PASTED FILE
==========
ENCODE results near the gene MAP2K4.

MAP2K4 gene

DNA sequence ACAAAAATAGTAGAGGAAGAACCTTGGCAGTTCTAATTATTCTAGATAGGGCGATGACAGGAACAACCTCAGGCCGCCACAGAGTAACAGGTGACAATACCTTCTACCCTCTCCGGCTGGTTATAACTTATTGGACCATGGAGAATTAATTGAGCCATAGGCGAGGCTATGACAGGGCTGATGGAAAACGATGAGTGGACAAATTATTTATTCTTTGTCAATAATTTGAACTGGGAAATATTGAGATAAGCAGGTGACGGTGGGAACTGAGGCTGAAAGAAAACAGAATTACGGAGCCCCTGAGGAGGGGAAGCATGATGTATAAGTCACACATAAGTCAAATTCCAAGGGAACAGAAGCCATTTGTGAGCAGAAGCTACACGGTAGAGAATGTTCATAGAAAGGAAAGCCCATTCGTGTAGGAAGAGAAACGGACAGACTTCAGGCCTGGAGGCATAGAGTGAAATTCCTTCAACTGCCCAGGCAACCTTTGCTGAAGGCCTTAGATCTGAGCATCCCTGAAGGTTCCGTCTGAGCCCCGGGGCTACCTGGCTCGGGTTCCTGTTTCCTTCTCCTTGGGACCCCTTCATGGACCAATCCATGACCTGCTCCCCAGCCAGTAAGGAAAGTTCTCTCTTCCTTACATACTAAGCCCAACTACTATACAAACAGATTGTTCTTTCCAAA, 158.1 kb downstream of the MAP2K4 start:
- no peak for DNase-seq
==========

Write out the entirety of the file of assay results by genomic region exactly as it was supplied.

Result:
ENCODE results near the gene MAP2K4.

MAP2K4 gene

DNA sequence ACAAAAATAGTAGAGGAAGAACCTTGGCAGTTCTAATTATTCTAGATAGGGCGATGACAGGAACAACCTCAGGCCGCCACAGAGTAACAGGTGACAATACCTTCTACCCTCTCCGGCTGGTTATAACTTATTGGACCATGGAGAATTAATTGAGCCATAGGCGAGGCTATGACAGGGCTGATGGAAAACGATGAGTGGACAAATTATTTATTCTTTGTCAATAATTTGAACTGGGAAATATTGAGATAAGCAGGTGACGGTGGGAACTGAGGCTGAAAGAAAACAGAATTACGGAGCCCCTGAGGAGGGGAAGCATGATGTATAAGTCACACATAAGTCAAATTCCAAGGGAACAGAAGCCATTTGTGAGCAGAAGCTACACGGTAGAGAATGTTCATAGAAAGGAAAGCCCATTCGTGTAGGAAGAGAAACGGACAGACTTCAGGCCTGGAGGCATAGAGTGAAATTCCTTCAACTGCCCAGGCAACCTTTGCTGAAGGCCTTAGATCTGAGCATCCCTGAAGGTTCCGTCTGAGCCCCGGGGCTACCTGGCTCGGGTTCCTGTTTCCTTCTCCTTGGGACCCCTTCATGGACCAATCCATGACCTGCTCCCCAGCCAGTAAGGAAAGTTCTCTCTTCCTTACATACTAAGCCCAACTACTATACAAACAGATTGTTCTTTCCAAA, 158.1 kb downstream of the MAP2K4 start:
- no peak for DNase-seq